Last week our guest contributor Timothy did a great job at explaining a meta-analysis that used the technically-difficult concept of Bayesian statistics. I hope that you read it carefully since it might be important in another few weeks (hint, hint). This week we have a regular contribution from our wonderful team member, Harpreet! Food allergy rates in western countries have risen considerably in the last ten years. Previous guidelines advise pregnant women to avoid allergenic foods such as peanuts, but a new trial says otherwise. Have a read below and have a good start to the week (and what nice weather we had all weekend in Vancouver!)
The Read List is (usually) a biweekly update on pharmaceutical literature. Every two weeks we handpick one of the most relevant and interesting pharmacy-related publications and summarize it for your convenience. At the end of every month, a quiz on that month’s content will be released. Simply take the quiz, and you’ll be automatically entered into a draw for a gift card prize!
Instructions to access: Copy and paste the article title into UBC Summons to read the full article, or click on the link below to access the article when on the campus network.
Peanut allergy is the leading cause of food allergy related anaphylaxis and death in children. It develops early in life and is usually present life long. Its prevalence in Western countries has doubled in the past ten years and it is becoming increasingly apparent in Africa and Asia. For years, health professionals have been seeking answer to the question around early vs. late introduction of peanuts in diet of an infant and which approach will be better to avoid the development of a peanut allergy. Although earlier guidelines have recommended exclusion of allergenic foods from diets of infants and from the diets of their mothers during pregnancy and lactation, new research suggests otherwise. This study randomly assigned 640 infants, older than 4 months and younger than 11 months with high predisposition to developing peanut allergy, to consume or avoid peanuts until 5 years (60 months) of age. These infants had severe eczema, egg allergy, or both. One group had no reaction in the skin prick test, whereas the other developed a wheal 1 to 4mm in diameter. The primary outcome was the proportion of infants who developed peanut allergy at 60 months of age. The study found that in 530 infants who initially had negative results on the skin-prick test, the prevalence of peanut allergy at 60 months of age was 13.7% in the avoidance group and 1.9% in the consumption group (P<0.001). Among the 98 participants who initially had positive test results, the prevalence of peanut allergy was 35.3% in the avoidance group and 10.6% in the consumption group (P=0.004). There were no significant differences in the incidence of serious adverse events between the two groups. Therefore, in the study population, sustained peanut consumption beginning in the first 11 months of life, as compared with peanut avoidance was shown to result in a significantly smaller proportion of children with peanut allergy at the age of 60 months. Nevertheless, many children have very severe peanut allergy and respond with wheals larger than 4mm on the skin-prick test. They were not included in this study due to safety concerns. The study lacked a placebo regimen and the question of whether the participants who consumed peanut would continue to remain protected against the development of peanut allergy even after prolonged cessation of peanut consumption is being studied further.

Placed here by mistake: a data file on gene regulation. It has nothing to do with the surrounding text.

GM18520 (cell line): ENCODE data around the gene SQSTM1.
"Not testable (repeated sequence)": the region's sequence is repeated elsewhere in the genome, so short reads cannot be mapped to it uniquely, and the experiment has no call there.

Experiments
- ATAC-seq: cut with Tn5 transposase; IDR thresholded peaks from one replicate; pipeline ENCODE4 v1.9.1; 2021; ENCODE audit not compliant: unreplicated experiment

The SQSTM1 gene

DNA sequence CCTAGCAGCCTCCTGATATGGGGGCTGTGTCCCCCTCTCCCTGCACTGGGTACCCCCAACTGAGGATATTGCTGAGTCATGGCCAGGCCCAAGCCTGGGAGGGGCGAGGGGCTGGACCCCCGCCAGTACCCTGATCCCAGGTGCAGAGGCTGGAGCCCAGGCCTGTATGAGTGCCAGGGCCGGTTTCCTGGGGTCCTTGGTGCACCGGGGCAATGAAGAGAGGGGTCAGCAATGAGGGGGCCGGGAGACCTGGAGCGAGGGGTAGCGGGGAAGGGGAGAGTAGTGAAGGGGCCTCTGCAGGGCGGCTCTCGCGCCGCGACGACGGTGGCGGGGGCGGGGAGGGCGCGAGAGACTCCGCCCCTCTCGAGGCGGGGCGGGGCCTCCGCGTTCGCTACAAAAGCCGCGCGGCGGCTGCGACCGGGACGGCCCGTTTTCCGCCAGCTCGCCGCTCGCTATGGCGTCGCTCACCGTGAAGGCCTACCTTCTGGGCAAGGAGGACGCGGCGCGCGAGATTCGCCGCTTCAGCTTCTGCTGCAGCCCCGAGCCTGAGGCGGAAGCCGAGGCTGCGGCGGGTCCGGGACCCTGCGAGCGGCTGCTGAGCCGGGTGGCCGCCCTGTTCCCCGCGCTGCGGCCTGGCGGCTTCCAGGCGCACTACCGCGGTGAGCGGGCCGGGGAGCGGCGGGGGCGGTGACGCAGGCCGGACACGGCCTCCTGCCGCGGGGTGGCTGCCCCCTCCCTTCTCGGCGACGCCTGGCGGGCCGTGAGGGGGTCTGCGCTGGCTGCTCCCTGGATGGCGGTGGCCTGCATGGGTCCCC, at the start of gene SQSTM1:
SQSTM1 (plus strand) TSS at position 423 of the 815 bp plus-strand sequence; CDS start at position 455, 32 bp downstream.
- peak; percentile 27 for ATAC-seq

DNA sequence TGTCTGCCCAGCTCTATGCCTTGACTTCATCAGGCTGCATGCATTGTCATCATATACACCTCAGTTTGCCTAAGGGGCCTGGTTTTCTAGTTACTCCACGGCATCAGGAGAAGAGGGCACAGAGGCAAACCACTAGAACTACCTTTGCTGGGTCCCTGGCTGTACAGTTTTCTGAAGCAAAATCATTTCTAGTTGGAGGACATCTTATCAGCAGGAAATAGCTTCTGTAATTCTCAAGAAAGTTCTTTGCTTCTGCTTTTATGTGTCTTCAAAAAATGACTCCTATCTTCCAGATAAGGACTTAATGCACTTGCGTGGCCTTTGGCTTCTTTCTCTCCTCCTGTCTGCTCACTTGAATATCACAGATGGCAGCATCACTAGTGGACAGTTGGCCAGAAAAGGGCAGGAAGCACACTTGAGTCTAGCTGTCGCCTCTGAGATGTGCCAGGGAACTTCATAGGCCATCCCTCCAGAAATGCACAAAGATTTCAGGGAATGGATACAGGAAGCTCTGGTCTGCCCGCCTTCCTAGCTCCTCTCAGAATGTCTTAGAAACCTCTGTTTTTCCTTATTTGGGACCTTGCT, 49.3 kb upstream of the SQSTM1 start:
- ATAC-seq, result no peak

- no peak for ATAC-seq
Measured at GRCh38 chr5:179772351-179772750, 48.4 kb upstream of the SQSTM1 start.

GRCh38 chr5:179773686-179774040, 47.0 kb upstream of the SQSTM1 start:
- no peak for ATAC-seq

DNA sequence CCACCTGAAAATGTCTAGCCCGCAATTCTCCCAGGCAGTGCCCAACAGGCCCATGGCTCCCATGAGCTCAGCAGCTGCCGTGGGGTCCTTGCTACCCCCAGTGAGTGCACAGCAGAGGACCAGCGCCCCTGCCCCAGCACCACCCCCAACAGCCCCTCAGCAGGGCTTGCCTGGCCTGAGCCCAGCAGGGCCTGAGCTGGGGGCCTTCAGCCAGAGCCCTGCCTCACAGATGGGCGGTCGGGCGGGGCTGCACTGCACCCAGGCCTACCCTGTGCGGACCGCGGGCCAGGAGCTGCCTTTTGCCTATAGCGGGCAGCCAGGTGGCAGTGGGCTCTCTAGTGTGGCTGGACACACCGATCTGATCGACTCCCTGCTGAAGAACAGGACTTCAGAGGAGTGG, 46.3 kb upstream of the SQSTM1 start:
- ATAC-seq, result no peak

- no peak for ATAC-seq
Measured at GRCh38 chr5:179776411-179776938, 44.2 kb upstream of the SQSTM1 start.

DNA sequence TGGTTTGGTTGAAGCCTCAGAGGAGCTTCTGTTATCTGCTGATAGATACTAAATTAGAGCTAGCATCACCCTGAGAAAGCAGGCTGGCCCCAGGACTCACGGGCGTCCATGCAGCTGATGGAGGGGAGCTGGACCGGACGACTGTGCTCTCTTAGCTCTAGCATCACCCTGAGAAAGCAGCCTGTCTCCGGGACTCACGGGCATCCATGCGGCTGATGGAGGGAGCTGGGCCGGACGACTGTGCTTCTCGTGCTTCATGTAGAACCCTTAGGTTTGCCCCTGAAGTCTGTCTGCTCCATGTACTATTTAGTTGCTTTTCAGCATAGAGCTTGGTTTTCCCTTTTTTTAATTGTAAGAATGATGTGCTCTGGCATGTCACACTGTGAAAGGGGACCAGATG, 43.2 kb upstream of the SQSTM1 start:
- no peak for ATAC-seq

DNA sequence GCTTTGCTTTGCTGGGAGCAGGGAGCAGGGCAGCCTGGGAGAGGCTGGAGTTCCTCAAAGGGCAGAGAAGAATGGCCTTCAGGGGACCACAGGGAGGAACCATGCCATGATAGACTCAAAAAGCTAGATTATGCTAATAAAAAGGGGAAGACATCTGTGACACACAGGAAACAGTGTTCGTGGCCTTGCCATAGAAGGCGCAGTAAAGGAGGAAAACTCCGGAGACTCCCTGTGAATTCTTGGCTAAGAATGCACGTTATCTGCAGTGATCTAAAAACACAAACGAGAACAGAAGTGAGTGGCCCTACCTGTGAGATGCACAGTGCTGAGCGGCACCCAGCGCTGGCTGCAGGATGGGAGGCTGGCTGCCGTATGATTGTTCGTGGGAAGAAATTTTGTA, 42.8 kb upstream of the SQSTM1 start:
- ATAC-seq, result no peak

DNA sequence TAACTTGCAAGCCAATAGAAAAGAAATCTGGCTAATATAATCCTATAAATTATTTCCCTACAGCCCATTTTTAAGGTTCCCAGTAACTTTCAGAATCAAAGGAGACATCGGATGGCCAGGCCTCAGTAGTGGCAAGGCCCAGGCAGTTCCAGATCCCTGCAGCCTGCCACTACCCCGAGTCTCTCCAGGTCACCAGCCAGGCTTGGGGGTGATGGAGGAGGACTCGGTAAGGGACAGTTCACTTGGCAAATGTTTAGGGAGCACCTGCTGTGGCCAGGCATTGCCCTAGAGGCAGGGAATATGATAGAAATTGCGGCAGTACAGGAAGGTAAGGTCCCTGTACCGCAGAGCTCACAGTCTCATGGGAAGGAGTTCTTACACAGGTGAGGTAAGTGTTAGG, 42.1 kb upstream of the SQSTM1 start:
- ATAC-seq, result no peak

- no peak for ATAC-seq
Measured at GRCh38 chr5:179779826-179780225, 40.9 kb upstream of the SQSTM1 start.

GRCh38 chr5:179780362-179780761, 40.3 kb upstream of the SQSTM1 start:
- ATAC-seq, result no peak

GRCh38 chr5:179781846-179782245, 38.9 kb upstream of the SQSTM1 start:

– Harpreet Bahniwal
B.Sc. (Pharm) Candidate 2016